Table of contents for week of October 15, 2004|
NEWS & FEATURES
In their haste to sterilize the Combat Zone for the super-rich, city officials have turned their back on zoning laws, working-class interests, the arts community, and a coherent vision for the Theater District. Kristen Lombardi reports that it looks like curtains for the historic Gaiety Theatre, a vital link to Boston's cultural past.
Notoriously uncomfortable with having the microphones turned, Fresh Air host Terry Gross nevertheless agrees to sit down with Tamara Wieder and talk about her new book, her radio program, and her lifelong struggle to overcome shyness.
David Brudnoy says mainstream America won't take gay marriage seriously until popular culture begins showing us seriously thoughtful and grown-up gay characters.
Camille Dodero profiles free-spirited novelist Stephen Elliott, who spent a year on the campaign trail with the presidential candidates. He calls his new book, Looking Forward to It, "one voter's story."
In "Savage Love," Dan just says "No".
In "Out There," Alan Olifson wants to get out of touch.
In "Urban Buy," Nina Schwartz looks into the fake fur fad.
In the Phoenix editorial, Save the Gaiety - Why does Mayor Menino want to destroy this cultural landmark? Plus, the Bush administration's war against freedom of the press.
Letters to the editor
Plus, this just in:
What’s next for WBUR?
Re:generation Records opens
Let us now praise famous Manny
New Hampshire stymies student suffrage
RODNEY DANGERFIELD (1921-2004)
The story of his life
Vermonters get over the civil-union battle; can Bay Staters do the same?
In Galleries and Museums, Fabulous Histories' and Mona Hatoum; Tomoko Sawada at the Fogg
In Classical, Rethinking Maurizio Pollini, plus Boston Baroque's Julius Caesar
In Theater, A Broadway legend comes to town
In Performance, Boston Ballet's 'Balanchine Martins Balanchine'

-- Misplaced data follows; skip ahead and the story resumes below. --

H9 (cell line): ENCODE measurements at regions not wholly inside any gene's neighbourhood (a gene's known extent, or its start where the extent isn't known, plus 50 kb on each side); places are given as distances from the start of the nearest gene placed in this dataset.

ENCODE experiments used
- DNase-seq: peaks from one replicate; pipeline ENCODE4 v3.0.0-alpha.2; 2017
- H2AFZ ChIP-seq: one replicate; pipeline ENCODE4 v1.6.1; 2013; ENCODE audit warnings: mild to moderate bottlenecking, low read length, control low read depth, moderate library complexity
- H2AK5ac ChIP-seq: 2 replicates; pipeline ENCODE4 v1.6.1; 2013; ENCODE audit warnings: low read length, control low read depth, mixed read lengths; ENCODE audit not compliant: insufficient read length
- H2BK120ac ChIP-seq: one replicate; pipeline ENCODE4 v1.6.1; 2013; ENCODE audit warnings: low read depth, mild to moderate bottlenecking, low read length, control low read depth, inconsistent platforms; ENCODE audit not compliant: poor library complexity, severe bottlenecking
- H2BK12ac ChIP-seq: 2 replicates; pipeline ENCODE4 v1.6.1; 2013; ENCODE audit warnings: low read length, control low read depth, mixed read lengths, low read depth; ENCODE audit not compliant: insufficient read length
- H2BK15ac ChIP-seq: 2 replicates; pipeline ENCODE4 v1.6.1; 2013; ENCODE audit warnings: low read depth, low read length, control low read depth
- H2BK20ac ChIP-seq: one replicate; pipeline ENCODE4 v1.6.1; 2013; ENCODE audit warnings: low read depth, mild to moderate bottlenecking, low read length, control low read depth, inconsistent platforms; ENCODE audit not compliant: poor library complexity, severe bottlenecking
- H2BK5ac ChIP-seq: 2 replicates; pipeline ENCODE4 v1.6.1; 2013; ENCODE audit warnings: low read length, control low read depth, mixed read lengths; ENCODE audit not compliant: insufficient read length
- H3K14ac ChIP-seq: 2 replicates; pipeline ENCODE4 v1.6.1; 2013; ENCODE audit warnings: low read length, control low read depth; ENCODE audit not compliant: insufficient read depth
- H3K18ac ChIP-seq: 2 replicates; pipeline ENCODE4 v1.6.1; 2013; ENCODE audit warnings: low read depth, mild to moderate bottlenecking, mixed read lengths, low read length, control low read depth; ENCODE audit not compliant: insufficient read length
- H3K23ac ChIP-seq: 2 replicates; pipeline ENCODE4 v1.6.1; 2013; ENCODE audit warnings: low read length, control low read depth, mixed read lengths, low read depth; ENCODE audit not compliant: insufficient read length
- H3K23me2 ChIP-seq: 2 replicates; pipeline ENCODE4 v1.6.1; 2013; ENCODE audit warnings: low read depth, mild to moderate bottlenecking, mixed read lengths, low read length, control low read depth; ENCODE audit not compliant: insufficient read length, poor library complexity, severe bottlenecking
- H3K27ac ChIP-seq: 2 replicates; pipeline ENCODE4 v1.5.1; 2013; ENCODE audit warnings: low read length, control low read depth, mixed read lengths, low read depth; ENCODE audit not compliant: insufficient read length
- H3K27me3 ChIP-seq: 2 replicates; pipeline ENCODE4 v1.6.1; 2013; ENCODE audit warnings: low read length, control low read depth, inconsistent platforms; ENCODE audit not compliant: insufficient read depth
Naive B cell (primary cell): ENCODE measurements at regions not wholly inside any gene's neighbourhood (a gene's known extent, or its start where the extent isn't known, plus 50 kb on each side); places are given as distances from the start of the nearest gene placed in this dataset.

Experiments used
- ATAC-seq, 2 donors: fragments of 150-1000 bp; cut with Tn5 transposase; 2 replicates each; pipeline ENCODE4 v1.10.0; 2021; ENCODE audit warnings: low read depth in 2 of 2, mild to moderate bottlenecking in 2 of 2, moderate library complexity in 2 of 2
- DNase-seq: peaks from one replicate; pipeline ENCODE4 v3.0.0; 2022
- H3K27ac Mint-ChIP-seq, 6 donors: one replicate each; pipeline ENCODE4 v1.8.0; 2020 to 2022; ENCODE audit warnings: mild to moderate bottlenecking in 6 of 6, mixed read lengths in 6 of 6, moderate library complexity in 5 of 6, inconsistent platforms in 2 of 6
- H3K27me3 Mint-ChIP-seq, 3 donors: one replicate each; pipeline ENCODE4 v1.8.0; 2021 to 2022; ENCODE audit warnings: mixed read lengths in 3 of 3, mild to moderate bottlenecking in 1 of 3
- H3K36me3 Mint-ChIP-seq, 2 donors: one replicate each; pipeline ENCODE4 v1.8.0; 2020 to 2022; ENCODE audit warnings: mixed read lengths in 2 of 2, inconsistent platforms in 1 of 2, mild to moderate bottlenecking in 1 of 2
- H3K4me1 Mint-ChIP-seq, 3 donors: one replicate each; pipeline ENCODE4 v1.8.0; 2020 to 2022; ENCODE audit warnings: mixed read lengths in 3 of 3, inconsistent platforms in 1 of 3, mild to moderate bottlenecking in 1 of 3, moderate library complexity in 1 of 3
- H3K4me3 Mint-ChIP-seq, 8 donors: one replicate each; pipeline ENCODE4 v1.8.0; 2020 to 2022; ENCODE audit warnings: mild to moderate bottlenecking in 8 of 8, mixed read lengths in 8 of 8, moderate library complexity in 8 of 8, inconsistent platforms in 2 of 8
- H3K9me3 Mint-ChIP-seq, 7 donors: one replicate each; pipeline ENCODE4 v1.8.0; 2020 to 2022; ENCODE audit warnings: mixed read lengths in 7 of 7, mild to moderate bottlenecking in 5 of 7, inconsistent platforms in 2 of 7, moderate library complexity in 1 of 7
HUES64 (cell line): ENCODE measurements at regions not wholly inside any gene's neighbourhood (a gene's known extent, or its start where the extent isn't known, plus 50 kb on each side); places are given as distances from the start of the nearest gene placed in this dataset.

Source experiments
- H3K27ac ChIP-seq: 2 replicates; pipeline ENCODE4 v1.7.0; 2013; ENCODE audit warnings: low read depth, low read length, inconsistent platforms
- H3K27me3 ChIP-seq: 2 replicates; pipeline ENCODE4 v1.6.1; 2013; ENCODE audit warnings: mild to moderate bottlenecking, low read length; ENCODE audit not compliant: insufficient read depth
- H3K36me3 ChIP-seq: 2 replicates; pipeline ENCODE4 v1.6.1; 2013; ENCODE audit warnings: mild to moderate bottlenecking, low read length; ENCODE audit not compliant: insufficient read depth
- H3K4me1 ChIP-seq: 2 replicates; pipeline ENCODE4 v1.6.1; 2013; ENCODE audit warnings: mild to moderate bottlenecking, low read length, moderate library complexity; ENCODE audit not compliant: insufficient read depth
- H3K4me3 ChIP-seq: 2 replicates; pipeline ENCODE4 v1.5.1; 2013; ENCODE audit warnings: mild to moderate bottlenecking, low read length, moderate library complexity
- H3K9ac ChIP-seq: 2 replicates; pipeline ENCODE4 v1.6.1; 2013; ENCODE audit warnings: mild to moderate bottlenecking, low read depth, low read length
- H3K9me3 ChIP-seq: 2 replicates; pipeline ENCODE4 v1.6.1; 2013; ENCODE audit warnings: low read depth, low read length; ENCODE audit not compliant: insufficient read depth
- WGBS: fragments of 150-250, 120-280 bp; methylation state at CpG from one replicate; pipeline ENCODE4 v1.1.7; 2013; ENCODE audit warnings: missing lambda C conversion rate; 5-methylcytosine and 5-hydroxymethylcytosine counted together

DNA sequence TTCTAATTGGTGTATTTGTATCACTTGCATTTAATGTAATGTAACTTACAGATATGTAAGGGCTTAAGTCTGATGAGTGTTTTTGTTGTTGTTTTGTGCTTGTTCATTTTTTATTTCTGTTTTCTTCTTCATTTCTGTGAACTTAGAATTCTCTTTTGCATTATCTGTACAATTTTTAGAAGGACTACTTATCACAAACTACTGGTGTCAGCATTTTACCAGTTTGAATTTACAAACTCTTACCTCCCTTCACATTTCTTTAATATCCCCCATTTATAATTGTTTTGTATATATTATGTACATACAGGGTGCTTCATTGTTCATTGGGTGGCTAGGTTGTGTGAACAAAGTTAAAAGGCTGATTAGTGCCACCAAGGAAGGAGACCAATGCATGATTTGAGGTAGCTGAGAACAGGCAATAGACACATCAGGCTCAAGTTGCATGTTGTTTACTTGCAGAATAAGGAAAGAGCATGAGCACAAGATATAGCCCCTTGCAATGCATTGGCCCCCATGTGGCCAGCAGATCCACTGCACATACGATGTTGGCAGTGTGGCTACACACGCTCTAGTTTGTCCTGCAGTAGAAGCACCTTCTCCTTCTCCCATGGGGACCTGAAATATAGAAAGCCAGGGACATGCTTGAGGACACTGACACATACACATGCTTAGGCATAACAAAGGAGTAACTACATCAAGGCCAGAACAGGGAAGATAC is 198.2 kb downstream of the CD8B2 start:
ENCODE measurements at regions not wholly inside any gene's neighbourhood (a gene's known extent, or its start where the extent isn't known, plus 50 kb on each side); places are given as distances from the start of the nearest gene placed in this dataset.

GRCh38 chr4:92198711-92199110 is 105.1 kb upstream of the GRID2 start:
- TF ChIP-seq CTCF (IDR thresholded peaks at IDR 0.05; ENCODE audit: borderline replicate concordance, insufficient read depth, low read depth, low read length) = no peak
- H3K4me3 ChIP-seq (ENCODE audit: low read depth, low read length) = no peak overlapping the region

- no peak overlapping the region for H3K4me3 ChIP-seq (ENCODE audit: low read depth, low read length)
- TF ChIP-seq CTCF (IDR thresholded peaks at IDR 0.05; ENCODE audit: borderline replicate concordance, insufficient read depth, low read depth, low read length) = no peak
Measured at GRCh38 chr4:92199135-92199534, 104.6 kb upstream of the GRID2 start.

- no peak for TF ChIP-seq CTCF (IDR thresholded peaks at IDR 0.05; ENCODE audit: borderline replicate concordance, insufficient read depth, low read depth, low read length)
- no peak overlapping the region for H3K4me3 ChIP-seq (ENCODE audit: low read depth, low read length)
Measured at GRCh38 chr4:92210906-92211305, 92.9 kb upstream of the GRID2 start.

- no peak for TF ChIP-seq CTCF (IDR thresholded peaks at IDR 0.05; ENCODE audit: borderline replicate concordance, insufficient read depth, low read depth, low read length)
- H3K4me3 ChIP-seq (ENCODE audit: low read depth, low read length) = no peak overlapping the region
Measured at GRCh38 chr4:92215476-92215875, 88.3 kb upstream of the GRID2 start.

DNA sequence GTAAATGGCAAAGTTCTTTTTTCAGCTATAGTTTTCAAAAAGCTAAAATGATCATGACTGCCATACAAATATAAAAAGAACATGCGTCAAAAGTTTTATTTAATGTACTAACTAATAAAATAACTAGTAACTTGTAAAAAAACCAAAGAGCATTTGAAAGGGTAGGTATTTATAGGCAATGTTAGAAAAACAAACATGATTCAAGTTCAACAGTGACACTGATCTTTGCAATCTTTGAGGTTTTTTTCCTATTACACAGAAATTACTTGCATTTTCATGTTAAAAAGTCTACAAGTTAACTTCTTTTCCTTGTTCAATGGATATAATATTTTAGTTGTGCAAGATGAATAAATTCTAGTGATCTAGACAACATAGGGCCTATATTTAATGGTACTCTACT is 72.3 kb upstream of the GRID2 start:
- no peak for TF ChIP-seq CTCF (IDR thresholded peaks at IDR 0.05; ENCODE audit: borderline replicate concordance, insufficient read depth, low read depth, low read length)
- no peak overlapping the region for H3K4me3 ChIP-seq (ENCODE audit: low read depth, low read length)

In State of the Art, The Dwarves' latest tour de force
Plan your week:
On Real Gone, Ted Drozdowski hears the many sides of Tom Waits - nighthawk, bluesman, sentimental balladeer, and protest-song writer.
Brett Milano reviews Brian Wilson's Smile, the rebirth that was 30 years in the making.
Ted Drozdowski checks out new music from Skating Club and Myanna, as well as an underutilized music venue in Brookline.
Sean Richardson on how Lamb of God and Atreyu are tweaking the definition of metalcore.
Ed Hazell thinks this document of a "transitional" period in the musician's career is one Miles Davis box that's worth the money.
Live reviews of: PJ Harvey, Brad Mehldau and Presidents of the USA.
Also, short reviews of:
The Twilight Singers
SHE LOVES YOU
LET IT ENFOLD YOU
The Neville Brothers
WALKIN’ IN THE SHADOWS OF LIFE
Art Ensemble of Chicago
Samoa Wilson, with the Jim Kweskin Band
LIVE THE LIFE
...and Roadtripping: The Chinese Stars in Boston and Providence, plus Pretty Girls Make Graves open for Death Cab and more
BY CARLY CARIOLI
Peter Keough heads into Matt Stone and Trey Parker's world of puppets and finds Team America tangled in its own lines.
Also, short reviews of:
FRIDAY NIGHT LIGHTS
AROUND THE BEND
THE FINAL CUT
SHALL WE DANCE?
S21: THE KHMER ROUGE DEATH MACHINE
Liza Weisstuch finds all's fair in Boston Theatre Works' production of Another American.
John Kuntz's Jasper Lake is not as tranquil as it seems. Carolyn Clay reports.
Jeffrey Gantz flies through the first act of the Bolshoi Ballet's Don Quixote but finds the second act more earthbound.
Marcia B. Siegel says the Bolshoi's rearranged Raymonda is a bit monotonous.
Jeffrey Gantz visits two deceptively simple exhibits at the Isabella Stewart Gardner Museum and the Pucker Gallery.
Amy Finch on how Susan Orlean's curiosity enlivens just about every subject she touches in her new book.
Joyce Millman revels in PBS's latest skeleton-in-a-royal-closet drama, The Lost Prince, which opens Masterpiece Theatre's 34th season.
Dining Out: 33 Restaurant and Lounge in Boston
Hot Plate : Oleana’s spicy fideos and chickpeas with green chard
On the Cheap: Urban Gourmet
Education Section 2004
Best Music Poll 2004
Guide to the Outdoors
Spring Arts Guide
The 6th annual Best issue